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Members of the Latino Bar Association in front of the federal court building.
Photo courtesy the Latino Bar Association.
Mexico City has a population of 9 million people and is served by only 243 notario publicos. Even if a candidate has met the above qualifications and scored well on the written exam, a position is far from guaranteed, as new positions are available only when there is a vacancy. Roles Differentiated A notary public may: • • • • • • Take acknowledgements; Protest instruments; Administer oaths; Take depositions; Certify copies of documents not recordable in the public records; Show that a disinterested party duly notifies the validity of a document; and • Show that the signer is, indeed, who s/he says s/he is and that his/her reasons for signing are genuine.
A notario publico in Mexico City may: • Be an arbitrator; • Be a mediator; • Issue judicial opinions; • Intervene in judicial proceedings; • Ensure payment of taxes; • and more. In Mexico, the incorporation of every company, the buying and selling of all types of real estate, the establishment of deeds and wills, and the creation of mortgages, among other transactions, must be protocolized by a notario publico. It is the notario publico’s responsibility to labor over the document and make sure it is in conformance with the law. In many respects, the Mexican notario publico serves not only as a lawyer but also as a judge in his or her role as protector of the law. For example, next to the notario publico’s signature on a document is the phrase “I Give Faith” (Doy Fe). This is very distinct from the Nevada system. A Nevada notary public’s primary duty is to verify a signer’s identity and signature, and attest that the signer personally appeared before the notary at the time the notarization was taken. The notary is not verifying the truth of the statements in the document. The individual appearing before the notary and signing the document is responsible for the truth of such statements. The notary is only responsible for the truth of the statements in the notarial certificate that the notary completes, which says the person appeared before the notary and that such person signed or acknowledged his signature on the document on a specified date.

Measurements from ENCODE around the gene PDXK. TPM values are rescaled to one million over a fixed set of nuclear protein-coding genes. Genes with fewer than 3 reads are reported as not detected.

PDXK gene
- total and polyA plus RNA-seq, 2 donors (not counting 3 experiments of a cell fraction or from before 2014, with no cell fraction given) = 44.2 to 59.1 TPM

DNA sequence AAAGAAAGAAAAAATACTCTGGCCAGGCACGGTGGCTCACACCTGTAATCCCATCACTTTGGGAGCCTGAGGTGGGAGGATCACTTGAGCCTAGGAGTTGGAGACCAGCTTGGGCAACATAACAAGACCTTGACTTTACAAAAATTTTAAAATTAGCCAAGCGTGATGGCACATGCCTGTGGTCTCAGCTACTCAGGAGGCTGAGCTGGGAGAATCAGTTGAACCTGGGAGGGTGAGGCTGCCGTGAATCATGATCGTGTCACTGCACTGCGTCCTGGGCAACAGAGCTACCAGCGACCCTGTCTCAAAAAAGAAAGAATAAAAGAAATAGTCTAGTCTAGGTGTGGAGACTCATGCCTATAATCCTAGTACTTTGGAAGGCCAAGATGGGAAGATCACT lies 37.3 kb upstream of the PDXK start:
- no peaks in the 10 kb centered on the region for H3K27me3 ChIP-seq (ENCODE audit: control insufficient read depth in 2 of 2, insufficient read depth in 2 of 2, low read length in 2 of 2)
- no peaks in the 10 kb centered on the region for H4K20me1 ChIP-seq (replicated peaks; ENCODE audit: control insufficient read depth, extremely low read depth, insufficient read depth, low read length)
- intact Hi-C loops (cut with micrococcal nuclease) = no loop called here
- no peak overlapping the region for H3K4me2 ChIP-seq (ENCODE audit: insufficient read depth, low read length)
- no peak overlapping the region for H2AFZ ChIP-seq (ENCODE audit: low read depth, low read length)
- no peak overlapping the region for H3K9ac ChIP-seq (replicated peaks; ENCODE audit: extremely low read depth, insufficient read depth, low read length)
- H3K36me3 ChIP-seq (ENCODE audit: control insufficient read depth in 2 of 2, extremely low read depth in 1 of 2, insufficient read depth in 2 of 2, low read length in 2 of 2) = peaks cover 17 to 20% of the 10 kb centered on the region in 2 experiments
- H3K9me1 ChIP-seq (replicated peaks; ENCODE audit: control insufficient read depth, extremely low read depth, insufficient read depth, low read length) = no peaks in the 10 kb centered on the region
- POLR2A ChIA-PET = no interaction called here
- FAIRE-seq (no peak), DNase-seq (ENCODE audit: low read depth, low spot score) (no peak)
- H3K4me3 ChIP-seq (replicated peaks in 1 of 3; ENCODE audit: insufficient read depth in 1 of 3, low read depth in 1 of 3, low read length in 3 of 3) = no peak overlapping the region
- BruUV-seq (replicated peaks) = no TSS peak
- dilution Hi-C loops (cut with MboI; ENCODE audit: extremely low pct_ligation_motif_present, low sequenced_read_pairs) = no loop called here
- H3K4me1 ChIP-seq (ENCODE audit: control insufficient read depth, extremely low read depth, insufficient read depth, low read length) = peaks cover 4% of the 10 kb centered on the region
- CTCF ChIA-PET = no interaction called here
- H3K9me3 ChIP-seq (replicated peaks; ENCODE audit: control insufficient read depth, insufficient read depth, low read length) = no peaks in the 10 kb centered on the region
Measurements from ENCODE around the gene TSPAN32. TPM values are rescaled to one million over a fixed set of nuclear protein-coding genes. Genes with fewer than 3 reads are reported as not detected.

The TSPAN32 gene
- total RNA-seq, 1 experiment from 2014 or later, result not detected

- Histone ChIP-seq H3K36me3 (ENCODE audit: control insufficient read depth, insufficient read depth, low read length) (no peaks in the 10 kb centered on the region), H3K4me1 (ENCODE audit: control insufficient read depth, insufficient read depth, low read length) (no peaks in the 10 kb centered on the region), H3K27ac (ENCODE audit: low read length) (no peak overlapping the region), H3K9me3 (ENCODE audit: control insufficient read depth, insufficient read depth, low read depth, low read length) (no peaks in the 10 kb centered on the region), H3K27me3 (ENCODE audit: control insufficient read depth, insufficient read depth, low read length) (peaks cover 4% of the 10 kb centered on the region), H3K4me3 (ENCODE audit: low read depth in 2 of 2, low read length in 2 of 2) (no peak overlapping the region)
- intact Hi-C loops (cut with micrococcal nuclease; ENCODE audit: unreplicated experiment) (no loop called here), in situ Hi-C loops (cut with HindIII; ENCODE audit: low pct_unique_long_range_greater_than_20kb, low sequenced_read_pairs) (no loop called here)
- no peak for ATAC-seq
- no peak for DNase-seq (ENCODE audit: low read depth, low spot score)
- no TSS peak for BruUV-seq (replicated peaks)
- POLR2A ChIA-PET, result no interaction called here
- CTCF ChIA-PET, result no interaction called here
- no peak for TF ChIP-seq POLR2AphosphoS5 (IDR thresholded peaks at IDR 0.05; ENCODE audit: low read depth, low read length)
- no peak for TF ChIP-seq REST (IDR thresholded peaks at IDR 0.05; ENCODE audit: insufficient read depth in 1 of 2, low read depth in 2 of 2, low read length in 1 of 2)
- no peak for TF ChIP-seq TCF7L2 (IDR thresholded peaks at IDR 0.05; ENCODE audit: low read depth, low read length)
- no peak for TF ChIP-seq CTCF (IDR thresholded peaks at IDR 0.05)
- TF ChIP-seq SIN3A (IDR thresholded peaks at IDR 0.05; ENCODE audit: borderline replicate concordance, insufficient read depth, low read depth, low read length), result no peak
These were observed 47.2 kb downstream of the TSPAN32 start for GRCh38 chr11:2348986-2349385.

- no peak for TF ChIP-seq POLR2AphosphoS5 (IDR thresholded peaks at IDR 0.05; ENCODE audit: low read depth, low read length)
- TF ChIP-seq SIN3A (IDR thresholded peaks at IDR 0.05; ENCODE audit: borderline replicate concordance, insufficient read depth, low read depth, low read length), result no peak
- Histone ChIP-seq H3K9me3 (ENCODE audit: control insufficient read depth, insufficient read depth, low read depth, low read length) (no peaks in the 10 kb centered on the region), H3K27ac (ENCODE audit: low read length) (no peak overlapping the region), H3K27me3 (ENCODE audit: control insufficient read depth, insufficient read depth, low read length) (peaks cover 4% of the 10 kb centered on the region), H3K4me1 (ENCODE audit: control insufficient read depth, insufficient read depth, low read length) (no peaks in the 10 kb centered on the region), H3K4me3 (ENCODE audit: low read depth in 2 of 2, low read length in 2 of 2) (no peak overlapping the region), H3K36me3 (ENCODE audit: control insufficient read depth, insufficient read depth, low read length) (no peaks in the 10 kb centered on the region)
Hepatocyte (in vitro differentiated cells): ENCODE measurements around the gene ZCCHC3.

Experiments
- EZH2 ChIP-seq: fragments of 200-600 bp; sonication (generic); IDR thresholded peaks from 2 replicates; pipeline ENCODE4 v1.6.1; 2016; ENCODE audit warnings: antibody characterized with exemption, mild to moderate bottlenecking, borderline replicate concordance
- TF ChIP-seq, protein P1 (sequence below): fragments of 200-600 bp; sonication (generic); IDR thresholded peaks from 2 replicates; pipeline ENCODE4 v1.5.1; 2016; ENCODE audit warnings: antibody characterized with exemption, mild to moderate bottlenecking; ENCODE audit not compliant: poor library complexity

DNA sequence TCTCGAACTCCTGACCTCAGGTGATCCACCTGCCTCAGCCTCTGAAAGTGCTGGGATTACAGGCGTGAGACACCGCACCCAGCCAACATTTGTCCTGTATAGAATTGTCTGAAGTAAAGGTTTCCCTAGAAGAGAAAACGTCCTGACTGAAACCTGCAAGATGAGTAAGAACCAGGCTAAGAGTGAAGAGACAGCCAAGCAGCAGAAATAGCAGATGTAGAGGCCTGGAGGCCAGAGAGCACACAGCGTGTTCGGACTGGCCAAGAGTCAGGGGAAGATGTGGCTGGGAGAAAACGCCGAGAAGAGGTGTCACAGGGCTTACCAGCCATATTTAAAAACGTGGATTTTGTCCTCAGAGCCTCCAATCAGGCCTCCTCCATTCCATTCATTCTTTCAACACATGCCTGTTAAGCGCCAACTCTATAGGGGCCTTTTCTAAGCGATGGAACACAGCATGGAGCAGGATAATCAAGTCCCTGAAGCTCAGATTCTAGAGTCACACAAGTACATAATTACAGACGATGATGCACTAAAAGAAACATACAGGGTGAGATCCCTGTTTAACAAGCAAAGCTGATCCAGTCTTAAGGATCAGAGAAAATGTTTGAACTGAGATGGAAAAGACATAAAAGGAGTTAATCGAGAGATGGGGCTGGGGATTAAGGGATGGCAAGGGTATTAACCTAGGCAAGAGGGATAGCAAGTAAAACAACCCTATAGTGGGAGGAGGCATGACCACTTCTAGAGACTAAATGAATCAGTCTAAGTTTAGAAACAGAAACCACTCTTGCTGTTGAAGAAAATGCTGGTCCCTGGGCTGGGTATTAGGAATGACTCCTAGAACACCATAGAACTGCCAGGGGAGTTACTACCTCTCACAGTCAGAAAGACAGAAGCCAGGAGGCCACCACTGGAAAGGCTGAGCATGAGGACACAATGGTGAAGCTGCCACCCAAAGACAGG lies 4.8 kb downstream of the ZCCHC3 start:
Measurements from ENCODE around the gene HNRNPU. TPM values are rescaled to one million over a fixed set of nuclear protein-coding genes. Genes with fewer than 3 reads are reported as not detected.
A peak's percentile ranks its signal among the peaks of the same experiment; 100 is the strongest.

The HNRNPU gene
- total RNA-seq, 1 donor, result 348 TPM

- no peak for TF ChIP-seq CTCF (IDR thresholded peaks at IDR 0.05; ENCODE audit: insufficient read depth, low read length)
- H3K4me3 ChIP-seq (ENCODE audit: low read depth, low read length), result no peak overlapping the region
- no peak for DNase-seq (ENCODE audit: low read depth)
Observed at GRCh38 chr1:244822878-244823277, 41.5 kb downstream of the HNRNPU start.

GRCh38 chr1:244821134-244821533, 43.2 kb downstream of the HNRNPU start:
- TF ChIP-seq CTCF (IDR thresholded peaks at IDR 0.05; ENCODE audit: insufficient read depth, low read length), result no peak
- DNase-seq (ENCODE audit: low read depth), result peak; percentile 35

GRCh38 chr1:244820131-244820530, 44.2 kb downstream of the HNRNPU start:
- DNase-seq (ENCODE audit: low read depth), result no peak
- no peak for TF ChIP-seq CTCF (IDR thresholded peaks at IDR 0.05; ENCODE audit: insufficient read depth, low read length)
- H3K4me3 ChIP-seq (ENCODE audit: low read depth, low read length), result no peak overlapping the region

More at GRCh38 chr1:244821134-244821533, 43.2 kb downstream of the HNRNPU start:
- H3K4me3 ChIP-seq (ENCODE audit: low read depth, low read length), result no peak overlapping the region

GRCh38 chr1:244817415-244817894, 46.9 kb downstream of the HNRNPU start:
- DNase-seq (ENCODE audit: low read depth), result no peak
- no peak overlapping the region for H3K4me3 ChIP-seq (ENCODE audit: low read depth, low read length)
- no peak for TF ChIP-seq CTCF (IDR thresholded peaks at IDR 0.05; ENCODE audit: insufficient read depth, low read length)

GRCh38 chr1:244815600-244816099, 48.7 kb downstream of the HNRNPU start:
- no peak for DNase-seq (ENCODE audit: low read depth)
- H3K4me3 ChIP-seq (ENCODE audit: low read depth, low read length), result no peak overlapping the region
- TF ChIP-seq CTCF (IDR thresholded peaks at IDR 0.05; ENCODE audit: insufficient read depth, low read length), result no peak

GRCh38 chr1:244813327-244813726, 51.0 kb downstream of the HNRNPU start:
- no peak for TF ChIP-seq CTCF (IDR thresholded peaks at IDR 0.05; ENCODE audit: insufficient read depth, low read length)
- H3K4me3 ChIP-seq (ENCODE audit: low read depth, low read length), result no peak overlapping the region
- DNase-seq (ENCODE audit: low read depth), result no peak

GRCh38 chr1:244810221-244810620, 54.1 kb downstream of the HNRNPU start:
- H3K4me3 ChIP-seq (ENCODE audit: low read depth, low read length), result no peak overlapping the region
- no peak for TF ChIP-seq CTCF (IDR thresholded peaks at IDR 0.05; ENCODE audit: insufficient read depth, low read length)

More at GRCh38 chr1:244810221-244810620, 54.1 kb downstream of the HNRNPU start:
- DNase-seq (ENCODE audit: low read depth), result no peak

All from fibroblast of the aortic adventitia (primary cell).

This special issue of Nevada Lawyer would not have been possible without the motivation, enthusiasm and cooperation of many individuals. The Latino Bar Association would like to thank the contributing authors for bringing this issue to life, in celebration of National Hispanic Heritage Month. A very special thank you is extended to Nevada’s Hispanic leaders, who gave of their time and were willing to share their inspiring stories. In no particular order, the following individuals are appreciated for providing their encouragement, assistance and support in putting this issue together: Jennifer Smith, Melinda Catren and the staff of Nevada Lawyer; Erin Barnett, September issue editor; Maria E. Tiscareño, staff interpreter/translator for the Federal Public Defender; Professor Rachel J. Anderson; Jason Goudie and Kami Dempsey; Donna Zappia; Claudio Ferreiro, issue photographer; the Las Vegas Latin Chamber of Commerce; and the members of the Latino Bar Association. Finally, immense gratitude is extended to those who will read this issue and use its contents as a source of inspiration as they aspire to achieve greatness.
The New Legislation
Prior law, NRS 7.285, prohibits a person who is not an active member of the bar from engaging in the practice of law. The new law, AB 74, recognizes the current lawlessness and finds its justification in the current notario practice of providing “legal assistance” to another person. AB 74 sanctifies the position of one who provides “legal assistance,” not under the supervision of a lawyer, and gives them a name: document preparation service. In essence, this legislation permits a Legal Zoom-like service to operate in person rather than just online and vests prosecution of the unauthorized practice in the hands of the Secretary of State and eventually the Attorney General. Look for more information about this legislation in a future issue.
The principal difference between the Mexican notario publico and a Nevada notary public is that the Mexican notario publico is responsible for the legality of the content of a document, while the Nevada notary public only certifies the identity of the signer. AB 74 will enter into territory that the bar and law enforcement have left unregulated, hopefully to good effect.
Questions? Comments?
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September 2013 Nevada Lawyer 5

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